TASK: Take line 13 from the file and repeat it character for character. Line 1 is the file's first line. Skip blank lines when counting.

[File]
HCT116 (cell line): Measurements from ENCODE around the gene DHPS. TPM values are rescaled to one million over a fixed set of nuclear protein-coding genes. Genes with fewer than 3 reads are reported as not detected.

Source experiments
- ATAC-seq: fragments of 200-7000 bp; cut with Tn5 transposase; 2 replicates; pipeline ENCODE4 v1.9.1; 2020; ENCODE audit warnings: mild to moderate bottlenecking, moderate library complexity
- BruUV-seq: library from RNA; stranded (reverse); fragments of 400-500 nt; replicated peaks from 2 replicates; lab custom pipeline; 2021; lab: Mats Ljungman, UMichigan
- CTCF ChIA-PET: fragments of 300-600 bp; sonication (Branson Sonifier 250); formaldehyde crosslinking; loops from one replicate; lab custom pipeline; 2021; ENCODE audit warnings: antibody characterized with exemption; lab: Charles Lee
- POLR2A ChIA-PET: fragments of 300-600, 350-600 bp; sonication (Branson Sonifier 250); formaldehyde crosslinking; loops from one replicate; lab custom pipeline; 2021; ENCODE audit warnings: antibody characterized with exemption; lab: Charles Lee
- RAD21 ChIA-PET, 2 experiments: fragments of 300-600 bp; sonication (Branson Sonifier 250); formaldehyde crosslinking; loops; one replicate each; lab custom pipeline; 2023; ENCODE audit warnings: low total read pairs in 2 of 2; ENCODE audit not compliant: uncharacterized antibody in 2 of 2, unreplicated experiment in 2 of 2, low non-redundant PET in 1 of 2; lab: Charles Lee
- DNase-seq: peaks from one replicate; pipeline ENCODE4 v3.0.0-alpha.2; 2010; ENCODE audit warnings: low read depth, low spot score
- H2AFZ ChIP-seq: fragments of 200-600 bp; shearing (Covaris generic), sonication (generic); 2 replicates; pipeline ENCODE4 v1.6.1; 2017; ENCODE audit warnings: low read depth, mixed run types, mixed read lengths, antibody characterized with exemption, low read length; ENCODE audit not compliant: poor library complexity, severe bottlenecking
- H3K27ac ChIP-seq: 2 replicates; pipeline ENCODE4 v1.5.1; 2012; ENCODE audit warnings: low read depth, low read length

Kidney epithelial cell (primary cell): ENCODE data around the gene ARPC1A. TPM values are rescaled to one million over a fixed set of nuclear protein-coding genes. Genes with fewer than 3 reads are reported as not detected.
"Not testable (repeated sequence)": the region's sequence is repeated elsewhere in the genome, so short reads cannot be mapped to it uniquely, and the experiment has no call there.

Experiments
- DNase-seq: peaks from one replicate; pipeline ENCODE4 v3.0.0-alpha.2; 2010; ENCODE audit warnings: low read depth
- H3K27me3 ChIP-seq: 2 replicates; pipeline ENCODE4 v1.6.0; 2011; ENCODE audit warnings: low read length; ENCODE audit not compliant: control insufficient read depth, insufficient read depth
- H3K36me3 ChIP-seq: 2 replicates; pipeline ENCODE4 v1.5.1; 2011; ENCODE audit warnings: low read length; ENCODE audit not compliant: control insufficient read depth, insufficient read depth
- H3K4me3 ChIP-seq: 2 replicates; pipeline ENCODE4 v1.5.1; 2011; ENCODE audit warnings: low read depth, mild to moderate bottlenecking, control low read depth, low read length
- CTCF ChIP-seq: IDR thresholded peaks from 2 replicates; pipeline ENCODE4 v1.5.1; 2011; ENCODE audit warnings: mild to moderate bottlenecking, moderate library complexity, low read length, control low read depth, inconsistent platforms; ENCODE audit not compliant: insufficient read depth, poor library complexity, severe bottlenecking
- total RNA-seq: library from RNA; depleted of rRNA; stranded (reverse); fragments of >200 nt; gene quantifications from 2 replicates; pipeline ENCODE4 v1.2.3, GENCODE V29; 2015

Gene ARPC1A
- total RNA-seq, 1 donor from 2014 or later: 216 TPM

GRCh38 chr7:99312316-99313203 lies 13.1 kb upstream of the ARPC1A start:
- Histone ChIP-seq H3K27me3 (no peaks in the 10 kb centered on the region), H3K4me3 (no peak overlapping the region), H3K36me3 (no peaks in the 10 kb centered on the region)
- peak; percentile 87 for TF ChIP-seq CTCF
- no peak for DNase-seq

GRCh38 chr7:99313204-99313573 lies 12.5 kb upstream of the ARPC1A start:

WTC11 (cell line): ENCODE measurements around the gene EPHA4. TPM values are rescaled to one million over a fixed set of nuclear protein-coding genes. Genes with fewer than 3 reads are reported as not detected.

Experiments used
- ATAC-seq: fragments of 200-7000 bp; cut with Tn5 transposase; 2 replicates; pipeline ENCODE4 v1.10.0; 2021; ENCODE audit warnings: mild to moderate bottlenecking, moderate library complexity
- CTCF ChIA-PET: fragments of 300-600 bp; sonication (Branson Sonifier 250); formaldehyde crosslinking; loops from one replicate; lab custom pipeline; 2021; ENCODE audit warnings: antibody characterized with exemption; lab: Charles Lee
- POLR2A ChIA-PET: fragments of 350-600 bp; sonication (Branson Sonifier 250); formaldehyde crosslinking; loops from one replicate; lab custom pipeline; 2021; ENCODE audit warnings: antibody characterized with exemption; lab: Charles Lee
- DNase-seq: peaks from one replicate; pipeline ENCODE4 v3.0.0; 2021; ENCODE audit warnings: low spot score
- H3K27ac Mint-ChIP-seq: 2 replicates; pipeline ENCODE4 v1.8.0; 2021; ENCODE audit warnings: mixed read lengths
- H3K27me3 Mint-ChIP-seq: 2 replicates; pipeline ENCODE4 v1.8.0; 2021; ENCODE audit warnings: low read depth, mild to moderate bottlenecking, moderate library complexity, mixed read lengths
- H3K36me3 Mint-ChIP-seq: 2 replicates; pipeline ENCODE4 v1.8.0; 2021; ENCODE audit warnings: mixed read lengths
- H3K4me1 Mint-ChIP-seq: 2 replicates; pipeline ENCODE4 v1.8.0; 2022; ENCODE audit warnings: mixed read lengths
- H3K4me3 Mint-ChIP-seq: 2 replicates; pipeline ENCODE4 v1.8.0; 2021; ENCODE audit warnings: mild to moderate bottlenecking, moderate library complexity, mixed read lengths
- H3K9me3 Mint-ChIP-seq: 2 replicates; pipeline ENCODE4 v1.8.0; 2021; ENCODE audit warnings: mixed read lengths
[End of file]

Experiments